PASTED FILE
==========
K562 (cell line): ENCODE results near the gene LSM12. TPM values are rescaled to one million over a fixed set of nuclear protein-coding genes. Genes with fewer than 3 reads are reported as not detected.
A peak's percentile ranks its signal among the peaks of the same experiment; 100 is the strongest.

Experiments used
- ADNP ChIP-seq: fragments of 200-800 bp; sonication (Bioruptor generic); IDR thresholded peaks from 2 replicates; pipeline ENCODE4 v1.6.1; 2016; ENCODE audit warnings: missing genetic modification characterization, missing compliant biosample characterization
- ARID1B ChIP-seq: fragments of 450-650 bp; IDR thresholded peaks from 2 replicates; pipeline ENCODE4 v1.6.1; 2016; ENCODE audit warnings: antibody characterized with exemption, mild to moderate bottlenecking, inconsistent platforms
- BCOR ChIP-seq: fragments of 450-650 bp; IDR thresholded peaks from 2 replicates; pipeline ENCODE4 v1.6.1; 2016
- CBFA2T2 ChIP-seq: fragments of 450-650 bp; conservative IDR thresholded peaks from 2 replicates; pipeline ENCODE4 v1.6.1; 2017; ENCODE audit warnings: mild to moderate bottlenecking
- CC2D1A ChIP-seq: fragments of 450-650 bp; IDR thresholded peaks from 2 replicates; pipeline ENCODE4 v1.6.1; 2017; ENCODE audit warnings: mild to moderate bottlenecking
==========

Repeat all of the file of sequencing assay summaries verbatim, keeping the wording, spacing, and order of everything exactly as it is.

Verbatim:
K562 (cell line): ENCODE results near the gene LSM12. TPM values are rescaled to one million over a fixed set of nuclear protein-coding genes. Genes with fewer than 3 reads are reported as not detected.
A peak's percentile ranks its signal among the peaks of the same experiment; 100 is the strongest.

Experiments used
- ADNP ChIP-seq: fragments of 200-800 bp; sonication (Bioruptor generic); IDR thresholded peaks from 2 replicates; pipeline ENCODE4 v1.6.1; 2016; ENCODE audit warnings: missing genetic modification characterization, missing compliant biosample characterization
- ARID1B ChIP-seq: fragments of 450-650 bp; IDR thresholded peaks from 2 replicates; pipeline ENCODE4 v1.6.1; 2016; ENCODE audit warnings: antibody characterized with exemption, mild to moderate bottlenecking, inconsistent platforms
- BCOR ChIP-seq: fragments of 450-650 bp; IDR thresholded peaks from 2 replicates; pipeline ENCODE4 v1.6.1; 2016
- CBFA2T2 ChIP-seq: fragments of 450-650 bp; conservative IDR thresholded peaks from 2 replicates; pipeline ENCODE4 v1.6.1; 2017; ENCODE audit warnings: mild to moderate bottlenecking
- CC2D1A ChIP-seq: fragments of 450-650 bp; IDR thresholded peaks from 2 replicates; pipeline ENCODE4 v1.6.1; 2017; ENCODE audit warnings: mild to moderate bottlenecking